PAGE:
Temperature: 84 degrees | Sun: Behind clouds | What to Expect: Scattered thunderstorms

This past weekend’s unsettled weather will carry into the new week with a rain chance every day. Today will be muggy, warm and a bit stormy with pockets of heavy rain at times. High temperatures will climb into the low to mid-80s.

Mary’s Tip:  Head down to Waterloo Records at 4:30 p.m. for an in-store performance and record signing by Charley Crockett.

Time to reseed some bluebonnets, y'all

If you missed the chance to see the Texas bluebonnets (or Lupinus texensis) this year, don't worry. Now is the perfect time to start your own Texas-size bluebonnet patch. Here's how:

Once the blue flowers fall off, you'll notice fuzzy, edamame-looking, seed pods forming on the plants. These pods will mature and dry out, turning yellow and then brown. While Mother Nature will eventually take over and the seed pods will explode to disperse their seeds for next year's crop, you can take control by harvesting the seeds on your own. This is a fantastic way to ensure that your bluebonnet patch doesn't spread too far and to sow another area of your home. 

“The best method in collecting the most seed is to harvest the entire bluebonnet plant,” said Amy Medley, lead horticulturist at the Lady Bird Johnson Wildflower Center. “Then place the entire plant in a paper bag upside down, so the seed pods point downward to the bottom and the roots of the plant are up.”

Source: Brandon Bell/Getty Images

Store the plant in a cool, dry place, she said. Once the seeds mature, the seed pods explode inside the bag, depositing the seeds into the bottom of it. 

The bluebonnet seeds will need to be stored safely for a couple of months before planting in October. Before you sow them, you can help the seeds reach a better rate of germination by breaking down the seed’s hard coating.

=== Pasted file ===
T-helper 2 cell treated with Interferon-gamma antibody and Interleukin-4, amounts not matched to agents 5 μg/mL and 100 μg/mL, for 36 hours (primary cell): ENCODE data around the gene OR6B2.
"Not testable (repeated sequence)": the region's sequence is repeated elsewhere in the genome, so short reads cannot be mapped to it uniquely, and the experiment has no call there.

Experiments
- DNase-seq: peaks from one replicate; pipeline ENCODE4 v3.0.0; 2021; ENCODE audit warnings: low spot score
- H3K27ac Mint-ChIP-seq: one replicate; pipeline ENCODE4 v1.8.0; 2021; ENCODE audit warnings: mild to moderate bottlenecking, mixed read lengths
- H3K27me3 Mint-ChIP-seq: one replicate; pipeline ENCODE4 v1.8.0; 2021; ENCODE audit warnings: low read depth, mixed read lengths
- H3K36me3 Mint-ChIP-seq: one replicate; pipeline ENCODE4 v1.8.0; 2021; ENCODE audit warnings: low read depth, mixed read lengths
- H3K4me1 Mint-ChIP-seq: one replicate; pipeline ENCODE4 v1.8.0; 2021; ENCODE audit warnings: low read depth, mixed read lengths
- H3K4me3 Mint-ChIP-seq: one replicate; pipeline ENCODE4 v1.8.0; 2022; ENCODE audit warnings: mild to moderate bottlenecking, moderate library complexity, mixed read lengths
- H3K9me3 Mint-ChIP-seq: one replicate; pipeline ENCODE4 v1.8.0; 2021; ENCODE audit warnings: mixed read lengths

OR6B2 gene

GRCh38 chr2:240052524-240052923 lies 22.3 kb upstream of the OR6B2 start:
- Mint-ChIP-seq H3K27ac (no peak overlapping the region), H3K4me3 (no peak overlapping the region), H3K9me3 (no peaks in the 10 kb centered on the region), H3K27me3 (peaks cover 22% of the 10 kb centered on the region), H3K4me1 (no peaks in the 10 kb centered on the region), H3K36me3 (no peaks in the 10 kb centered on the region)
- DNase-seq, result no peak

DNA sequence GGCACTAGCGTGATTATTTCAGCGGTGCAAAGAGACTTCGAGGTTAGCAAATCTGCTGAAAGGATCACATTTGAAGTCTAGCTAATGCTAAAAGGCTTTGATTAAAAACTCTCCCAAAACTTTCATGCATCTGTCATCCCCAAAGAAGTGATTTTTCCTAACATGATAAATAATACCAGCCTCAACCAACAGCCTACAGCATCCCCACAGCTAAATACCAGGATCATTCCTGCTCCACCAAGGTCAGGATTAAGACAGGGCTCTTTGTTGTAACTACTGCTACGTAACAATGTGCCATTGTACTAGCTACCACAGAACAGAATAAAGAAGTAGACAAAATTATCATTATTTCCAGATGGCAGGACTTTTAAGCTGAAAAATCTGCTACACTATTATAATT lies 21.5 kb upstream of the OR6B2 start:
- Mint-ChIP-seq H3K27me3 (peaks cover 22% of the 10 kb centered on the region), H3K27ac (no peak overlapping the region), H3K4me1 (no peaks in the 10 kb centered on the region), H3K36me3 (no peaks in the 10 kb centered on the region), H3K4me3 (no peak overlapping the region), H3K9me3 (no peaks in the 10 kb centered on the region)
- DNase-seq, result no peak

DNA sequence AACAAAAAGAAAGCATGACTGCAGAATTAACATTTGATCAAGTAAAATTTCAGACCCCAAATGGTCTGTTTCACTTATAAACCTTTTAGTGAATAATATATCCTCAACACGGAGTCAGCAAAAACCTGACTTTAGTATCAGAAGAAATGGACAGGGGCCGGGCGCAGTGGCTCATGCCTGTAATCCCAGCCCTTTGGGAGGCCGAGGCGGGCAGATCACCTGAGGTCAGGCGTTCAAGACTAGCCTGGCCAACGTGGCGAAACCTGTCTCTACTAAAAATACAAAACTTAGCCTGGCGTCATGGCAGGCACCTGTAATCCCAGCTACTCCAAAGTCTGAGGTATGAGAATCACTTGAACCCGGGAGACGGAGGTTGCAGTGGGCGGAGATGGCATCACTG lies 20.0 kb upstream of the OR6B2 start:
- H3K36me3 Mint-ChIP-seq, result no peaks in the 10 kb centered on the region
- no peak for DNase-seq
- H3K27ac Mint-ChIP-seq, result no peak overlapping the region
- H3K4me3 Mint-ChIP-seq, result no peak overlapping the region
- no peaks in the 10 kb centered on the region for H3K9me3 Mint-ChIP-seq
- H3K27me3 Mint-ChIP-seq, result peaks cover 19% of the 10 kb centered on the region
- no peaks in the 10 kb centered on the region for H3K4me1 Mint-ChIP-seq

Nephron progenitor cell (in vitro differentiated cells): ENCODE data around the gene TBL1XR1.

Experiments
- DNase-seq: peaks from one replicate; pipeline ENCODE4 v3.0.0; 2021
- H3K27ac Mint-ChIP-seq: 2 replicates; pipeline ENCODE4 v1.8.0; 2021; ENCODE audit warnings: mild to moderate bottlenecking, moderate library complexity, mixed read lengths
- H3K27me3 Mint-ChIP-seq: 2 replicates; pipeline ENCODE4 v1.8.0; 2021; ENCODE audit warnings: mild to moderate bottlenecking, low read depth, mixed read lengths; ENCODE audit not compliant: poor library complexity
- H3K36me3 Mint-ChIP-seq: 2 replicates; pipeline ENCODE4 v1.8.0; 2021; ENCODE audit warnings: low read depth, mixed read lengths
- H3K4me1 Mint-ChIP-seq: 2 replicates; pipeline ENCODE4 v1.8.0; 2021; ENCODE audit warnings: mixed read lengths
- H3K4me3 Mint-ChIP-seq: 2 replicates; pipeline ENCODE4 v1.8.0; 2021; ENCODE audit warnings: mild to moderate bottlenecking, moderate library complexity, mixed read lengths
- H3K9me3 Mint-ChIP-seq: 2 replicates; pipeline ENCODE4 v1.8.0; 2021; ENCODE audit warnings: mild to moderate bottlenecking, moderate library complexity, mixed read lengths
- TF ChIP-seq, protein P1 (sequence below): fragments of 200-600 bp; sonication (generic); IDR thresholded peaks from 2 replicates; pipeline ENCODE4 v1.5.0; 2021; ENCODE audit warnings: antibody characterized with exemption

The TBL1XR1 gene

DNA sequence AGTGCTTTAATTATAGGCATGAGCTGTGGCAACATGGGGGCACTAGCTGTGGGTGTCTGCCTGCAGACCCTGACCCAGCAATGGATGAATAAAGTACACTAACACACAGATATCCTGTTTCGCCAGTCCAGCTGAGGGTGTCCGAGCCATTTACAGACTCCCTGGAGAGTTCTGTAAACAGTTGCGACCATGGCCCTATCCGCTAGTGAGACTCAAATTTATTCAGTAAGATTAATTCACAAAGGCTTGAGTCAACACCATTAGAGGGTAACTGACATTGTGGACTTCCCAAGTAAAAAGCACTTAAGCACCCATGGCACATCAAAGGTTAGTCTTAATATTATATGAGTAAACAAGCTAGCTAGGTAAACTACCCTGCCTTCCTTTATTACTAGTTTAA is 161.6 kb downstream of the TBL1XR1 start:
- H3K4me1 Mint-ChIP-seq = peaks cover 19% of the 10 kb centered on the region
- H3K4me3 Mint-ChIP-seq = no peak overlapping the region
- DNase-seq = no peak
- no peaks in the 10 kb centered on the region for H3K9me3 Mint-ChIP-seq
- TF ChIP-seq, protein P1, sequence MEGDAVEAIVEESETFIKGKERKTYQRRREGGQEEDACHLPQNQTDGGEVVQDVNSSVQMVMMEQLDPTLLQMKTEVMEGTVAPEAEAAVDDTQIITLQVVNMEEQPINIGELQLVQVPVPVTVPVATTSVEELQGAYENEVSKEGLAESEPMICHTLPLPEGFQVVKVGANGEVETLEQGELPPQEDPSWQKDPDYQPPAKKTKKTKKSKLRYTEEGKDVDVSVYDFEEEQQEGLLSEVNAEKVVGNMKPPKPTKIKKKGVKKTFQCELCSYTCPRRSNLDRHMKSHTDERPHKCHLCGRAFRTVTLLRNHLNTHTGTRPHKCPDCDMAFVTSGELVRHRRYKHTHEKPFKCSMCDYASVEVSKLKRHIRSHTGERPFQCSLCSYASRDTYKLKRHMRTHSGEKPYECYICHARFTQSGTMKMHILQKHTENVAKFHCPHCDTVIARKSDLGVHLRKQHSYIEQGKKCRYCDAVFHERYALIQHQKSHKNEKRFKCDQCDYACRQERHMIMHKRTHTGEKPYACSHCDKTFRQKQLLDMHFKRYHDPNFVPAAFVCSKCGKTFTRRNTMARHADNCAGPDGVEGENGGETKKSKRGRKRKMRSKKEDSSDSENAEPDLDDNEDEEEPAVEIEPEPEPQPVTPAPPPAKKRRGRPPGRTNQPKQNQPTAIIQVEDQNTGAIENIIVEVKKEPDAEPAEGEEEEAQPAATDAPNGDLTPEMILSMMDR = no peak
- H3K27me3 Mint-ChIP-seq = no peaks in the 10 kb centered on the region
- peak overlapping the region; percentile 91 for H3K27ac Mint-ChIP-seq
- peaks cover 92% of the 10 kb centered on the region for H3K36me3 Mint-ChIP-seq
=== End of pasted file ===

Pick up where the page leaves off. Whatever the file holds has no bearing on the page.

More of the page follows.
“Here in the gardens, we freeze our bluebonnet seeds for at least 24 hours and then soak them in very warm water for about 5 minutes,” Medley said.

Once you plant the seeds, you must ensure they get adequate moisture, or they will dry up and die. If the weather cooperates and we receive average rainfall in the fall and winter, then no supplemental water is needed during this growing period. The seeds need to be kept moist, not oversaturated but allowing for the soil to dry out between rainy events. 

Bluebonnets prefer to be by themselves and not crowded by other plants. They love bad soil, so anywhere with decomposed granite or rocky soil is the perfect place for them to thrive.

And lucky for us, they love the strong Texas sun, so anywhere with full sunshine will do fine.

— Mary Wasson, Meteorologist

Tweet of the Day

If you live here, we don't need to tell you that pickleball has made itself nice and comfy in our city. There are new, 16-court complexes devoted to the sport popping up around Austin seemingly all the time. It's hard not to associate our home with pickleball at this point.

As is evident by a tweet posted a few days ago:

timmygami eyes/X

The tweet could also mean something else: that pickleball style, and athleisure attire in general, is also now an Austin Thing.

Call us crazy, but when it's 100 degrees 30 days in a row, you'd want to only be wearing workout clothes, too. So don't @ us.

🧑‍🎤 Get Me Bodied

Today's clue is for 1 Down: What Uchi has partly become known for since it opened on South Lamar in 2003.

What'd you think of today's issue?

Were so glad you found us. Find our bios and contact info here, or reach out at hello@austindaily.com. Behind todays send: Katie Canales and Mary Wasson.